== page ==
This weekend, there were a couple of old, black-and-white war movies I enjoyed watching. They were shown on the TMC channel. If you have Fios, that’s channel 230 in my corner of Pennsylvania.
Anyway. What intrigued me about these movies was the minimal blood and gore, and the focus on the thinking and emotional struggles of the soldiers. My 18 years as a psychotherapist kicked into high gear as I watched the way various actors portrayed their parts. One eventually just lost it. Waiting hour after hour, minute by minute for some action–ANY action–to start finally wore out his last nerve. He fell into a weeping puddle. What really amazed me was how kind the other men were. They understood. No one reviled him or called him a coward.
Others handled the stress with humor, often sardonic. Some talked about what they would do when “this mess” was all over. Some talked of their yearning for home–especially the ones who had wives or girlfriends. Always, they watched as they marched, or rested. Always, there were sentries while they tried to get some sleep. Always, there was the imminent reality of death.
There were a few unflattering references to the enemy, but not many. Once, as two of them shared a can of K-rations, they talked about how “the Huns” were just as scared as they were, and wondered what they had for food.
One of the movies featured a literally crazy general who believed the only way to control his men was through fear. In that same movie, a sergeant was happy to kill a captured enemy soldier after giving him a cigarette. That same sergeant later plotted against the lieutenant of his company, and was responsible for the deaths of several of his own men. All in the name of power and control.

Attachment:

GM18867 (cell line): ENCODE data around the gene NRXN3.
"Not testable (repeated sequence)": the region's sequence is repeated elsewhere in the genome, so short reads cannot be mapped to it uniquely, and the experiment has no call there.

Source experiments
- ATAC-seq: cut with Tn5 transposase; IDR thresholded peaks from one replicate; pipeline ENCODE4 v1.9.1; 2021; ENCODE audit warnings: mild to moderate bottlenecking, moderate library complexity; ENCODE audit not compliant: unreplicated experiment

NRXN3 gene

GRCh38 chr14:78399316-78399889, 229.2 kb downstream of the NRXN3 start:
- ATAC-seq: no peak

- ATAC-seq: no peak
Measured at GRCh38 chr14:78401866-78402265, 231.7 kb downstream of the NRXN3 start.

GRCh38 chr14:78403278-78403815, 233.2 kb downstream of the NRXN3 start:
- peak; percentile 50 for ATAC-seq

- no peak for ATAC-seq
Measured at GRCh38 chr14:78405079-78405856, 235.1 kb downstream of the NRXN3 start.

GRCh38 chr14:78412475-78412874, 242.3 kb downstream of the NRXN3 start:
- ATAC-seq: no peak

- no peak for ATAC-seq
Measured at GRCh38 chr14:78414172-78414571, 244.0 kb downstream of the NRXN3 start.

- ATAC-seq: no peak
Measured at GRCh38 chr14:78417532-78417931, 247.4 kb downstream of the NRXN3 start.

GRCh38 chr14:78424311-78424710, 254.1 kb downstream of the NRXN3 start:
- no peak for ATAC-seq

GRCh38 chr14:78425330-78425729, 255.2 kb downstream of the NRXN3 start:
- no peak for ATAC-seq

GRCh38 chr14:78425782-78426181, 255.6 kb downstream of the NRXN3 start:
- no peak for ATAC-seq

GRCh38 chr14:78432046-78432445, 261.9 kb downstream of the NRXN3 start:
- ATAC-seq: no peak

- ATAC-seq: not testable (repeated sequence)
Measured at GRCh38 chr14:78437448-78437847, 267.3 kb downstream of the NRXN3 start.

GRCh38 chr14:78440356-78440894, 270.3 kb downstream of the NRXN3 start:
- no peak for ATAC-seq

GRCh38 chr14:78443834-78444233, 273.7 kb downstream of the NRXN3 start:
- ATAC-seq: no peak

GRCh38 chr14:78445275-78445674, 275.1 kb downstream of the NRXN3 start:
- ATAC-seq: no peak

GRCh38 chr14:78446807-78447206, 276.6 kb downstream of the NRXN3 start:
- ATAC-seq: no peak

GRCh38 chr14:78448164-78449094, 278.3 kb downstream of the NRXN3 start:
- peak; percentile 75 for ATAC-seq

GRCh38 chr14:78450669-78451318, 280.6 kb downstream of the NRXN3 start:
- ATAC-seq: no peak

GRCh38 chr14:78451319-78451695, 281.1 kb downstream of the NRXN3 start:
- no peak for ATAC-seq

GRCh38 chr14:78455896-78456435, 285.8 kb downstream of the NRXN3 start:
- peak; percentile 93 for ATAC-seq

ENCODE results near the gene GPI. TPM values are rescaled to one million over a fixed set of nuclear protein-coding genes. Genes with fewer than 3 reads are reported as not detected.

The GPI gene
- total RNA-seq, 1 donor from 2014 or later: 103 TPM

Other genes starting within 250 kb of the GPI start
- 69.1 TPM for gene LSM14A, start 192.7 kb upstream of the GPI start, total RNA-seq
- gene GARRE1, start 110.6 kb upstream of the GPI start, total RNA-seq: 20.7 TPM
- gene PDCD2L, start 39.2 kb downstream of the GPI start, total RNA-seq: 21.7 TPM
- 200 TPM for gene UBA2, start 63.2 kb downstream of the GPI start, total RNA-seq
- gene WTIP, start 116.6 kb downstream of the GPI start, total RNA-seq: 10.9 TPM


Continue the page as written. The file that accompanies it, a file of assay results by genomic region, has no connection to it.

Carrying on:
There were true heroes, men risking their lives to save many others’ lives. Men who volunteered for the most dangerous missions in which death was almost certain.
My dad was a WWII vet, and fought his war in a submarine. I vaguely remember Korea, though not on a personal level. But Viet Nam did touch me personally. There were at least two soldiers I know of who graduated with my high school class, and then immediately left for the war. They came back in coffins. I remember the newspaper stories of those two young men, and how unreal it seemed that someone I knew and greeted in the halls every day was just–gone.
General William Tecumseh Sherman, who fought in the American Civil War back in the 1860s, is credited with telling young new recruits that “War is hell.” Indeed it is, and no more so than a civil war in which families are divided, neighbors and relatives bear arms against each other, and nothing is ever really settled.
America is in the midst of an undeclared civil war right now. Violence has become rampant, with very little done to stop it. Accusations, calumniations, endless incarceration of political prisoners going on without trial for over two years; threats and counter-threats fly through cyber-space, with a shocking use of the F-bomb, which seems to have taken the place of most adjectives and a lot of nouns and verbs.
I’m nearly 76. I have wonderful memories of Memorial Day parades, music, and picnics with family and friends. It was the beginning of summer. School never went past Memorial Day back then, as it often seems to do now.
It’s a different world now, not a better one. I wonder, if those who are buried at Arlington and other military cemeteries could speak to us, just what they would say. I think the world they fought to save would break their hearts if they could see what we have become.